@bigjpst said:
    I have to agree with @jayPem. Seems a bit of a big shot “this super expensive coin is no big deal to me”. mindset.

    I do think it is harder for dealers who do shows to maintain the level of care many collectors prefer because as posted above, most transport in cardboard double row boxes. Show after show of removing and replacing slabs rubbing together will scratch and chip holders.

    Seems like plastic slab sleeves would substantially reduce this problem. Yes, it would take time.

    I agree, but it can be time consuming. I do my best to put old holders, samples etc in plastic sleeves. I also try to clean off old stickers, auction tape residue etc as soon as possible. The stickers I use for my cost code are easily removable. But the goal is to move inventory, so spending a bunch of time prepping slabs for the long haul in your inventory is not usually top priority.

  • originalisbestoriginalisbest Posts: 5,901 ✭✭✭✭

    @Crypto said:

    @Rollerman said:
    Buy the coin not the holder, Yes, but psychologically a battered holder will kill a sale for me at times.

    While I might factor into my price if truly damaged on a collectible holder, I have always viewed a the holder doing what it was designed to do. So many classics with a staple mark or fiddled with by hands that only held them once shortly. Think of all the coins saved from that fate over the last 40 years. Overall slabs are quite durable but trading hands dozens of time puts wear and tear on the best of us

    Valid point! I enjoy a well-cared for slab, am willing to accept some flaws up to a point, but do have a small handful that are destined to be reholdered. There's no one-size-fits-all solution for me, just depends on the individual slab and coin.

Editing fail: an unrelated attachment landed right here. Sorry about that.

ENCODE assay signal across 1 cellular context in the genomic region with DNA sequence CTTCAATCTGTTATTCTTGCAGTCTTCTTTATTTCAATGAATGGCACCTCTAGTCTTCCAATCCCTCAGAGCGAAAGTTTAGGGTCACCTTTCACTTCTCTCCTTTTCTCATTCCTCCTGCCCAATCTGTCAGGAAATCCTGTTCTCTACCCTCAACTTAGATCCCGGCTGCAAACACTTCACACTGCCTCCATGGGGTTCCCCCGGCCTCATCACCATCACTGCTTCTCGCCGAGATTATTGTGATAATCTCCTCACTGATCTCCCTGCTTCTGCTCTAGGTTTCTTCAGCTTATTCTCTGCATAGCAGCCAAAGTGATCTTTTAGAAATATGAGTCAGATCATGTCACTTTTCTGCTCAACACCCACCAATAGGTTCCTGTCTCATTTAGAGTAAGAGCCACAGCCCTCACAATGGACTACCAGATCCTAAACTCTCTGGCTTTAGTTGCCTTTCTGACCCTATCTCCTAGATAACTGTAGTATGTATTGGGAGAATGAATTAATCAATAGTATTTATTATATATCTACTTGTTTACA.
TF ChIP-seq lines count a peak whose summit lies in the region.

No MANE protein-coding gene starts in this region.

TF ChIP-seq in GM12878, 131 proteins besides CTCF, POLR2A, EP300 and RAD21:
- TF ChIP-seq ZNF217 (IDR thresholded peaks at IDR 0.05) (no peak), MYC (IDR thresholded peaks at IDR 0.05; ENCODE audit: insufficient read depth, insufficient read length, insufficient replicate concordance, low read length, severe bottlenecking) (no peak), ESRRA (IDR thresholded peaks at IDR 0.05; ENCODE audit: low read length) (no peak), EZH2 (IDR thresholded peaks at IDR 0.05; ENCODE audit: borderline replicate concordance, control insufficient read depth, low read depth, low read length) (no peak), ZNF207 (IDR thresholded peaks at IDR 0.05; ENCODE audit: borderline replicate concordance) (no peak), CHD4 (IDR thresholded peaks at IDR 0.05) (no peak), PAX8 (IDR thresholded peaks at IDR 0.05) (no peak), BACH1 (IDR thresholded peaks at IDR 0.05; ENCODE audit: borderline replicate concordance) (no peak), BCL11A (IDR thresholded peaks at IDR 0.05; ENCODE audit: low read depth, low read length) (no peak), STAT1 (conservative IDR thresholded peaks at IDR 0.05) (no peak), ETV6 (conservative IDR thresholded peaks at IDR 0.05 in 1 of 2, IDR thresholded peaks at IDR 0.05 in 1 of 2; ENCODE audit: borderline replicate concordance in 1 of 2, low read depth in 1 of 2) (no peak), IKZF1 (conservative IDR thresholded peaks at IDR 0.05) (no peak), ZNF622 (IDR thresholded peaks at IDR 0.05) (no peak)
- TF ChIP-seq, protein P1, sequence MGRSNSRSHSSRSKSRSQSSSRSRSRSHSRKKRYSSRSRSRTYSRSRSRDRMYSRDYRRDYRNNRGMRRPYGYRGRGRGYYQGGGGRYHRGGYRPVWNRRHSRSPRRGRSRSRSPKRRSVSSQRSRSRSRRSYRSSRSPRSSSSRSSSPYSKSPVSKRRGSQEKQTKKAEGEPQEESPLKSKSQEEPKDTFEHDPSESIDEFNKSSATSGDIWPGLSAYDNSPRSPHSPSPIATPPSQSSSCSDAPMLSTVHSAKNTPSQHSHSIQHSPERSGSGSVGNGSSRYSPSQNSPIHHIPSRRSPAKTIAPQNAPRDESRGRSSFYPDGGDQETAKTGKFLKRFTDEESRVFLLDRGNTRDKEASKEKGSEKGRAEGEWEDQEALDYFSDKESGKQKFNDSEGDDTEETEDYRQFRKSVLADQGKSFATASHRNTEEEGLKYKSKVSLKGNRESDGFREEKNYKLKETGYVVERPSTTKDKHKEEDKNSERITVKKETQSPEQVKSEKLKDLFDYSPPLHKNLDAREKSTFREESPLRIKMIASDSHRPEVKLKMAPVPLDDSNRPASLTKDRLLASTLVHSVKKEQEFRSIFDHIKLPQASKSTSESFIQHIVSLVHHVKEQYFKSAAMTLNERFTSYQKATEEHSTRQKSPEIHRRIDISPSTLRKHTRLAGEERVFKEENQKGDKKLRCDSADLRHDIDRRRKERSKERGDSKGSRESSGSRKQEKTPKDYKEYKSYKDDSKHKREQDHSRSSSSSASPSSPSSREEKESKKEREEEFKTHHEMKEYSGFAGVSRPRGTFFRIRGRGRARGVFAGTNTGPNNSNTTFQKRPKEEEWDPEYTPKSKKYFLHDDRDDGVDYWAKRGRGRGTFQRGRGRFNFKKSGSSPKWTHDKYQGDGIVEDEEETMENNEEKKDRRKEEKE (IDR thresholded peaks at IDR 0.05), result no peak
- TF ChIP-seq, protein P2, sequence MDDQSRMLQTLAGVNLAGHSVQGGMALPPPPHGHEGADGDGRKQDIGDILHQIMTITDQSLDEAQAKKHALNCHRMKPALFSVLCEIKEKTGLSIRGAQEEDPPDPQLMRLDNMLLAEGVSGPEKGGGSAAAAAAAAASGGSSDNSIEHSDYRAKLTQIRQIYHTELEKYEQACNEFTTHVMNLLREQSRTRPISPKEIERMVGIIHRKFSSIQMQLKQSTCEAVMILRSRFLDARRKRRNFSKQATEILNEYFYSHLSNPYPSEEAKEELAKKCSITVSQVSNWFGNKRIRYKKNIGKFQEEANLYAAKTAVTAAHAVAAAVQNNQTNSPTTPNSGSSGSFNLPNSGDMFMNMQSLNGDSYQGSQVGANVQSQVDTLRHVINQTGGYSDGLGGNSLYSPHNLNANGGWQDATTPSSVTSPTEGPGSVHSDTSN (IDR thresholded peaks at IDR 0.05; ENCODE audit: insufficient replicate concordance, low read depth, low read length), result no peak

• GaCoinGuyGaCoinGuy Posts: 2,688 ✭✭✭✭
    edited January 23, 2024 9:34AM

    How about protection from the burger drippings?

    I went to the Bessemer, AL show once and some guy there had dripped mayo/ketchup on a couple of slabs and just wiped them with a finger and tossed them back in the case.

    I've also seen potential buyers manhandle a dealer's slabs as well. I feel that the buyer owes the dealer a bit of common courtesy as well by not mishandling items.

    imageimage

  • ctf_error_coinsctf_error_coins Posts: 15,410 ✭✭✭✭✭

    I am a dealer with over 800 certified coins.

    I buy coins already slabbed as well as send in raw coins to be slabbed.

    All of coins are stored in protective PCGS / NGC boxes so the slabs do not touch each other.

    I am extremely careful with my slabbed coins to not scratch them.

    Unfortunately, because I buy already slabbed coins, some of the slabs that come in are scratched and there is not much I can do about that.

  • oldabeintxoldabeintx Posts: 1,564 ✭✭✭✭✭

    Most of the coins that have been shipped to me recently have been in sleeves. It doesn't seem practical to put one's inventory in sleeves, and the sleeve can obscure the coin. However, when shipping or when a slab changes hands, putting it in a protective sleeve is a nice move.

  • Farmer1961Farmer1961 Posts: 166 ✭✭✭

    Thank God most dealers have some common sense along with a personality. I've run into a few dealers who eat their food like a pig and drip grease or sauce onto slabs whilst burping like a sow but most of them behave in a normal manner.

  • messydeskmessydesk Posts: 19,603 ✭✭✭✭✭

    A badly scuffed up older slab is an indication that the coin has been "whored around the bourse" and is likely dreck.

  • Morgan13Morgan13 Posts: 731 ✭✭✭✭✭

    I have a few that are a bit scuffed up. I did try to polish them up a bit but that's not to easy. It takes many attempts back and fourth. I think it's worth it when it's a decent coin.

    Student of numismatics and collector of Morgan dollars

Leave a Comment

BoldItalicStrikethroughOrdered listUnordered list
Emoji
Image
Align leftAlign centerAlign rightToggle HTML viewToggle full pageToggle lights
Drop image/file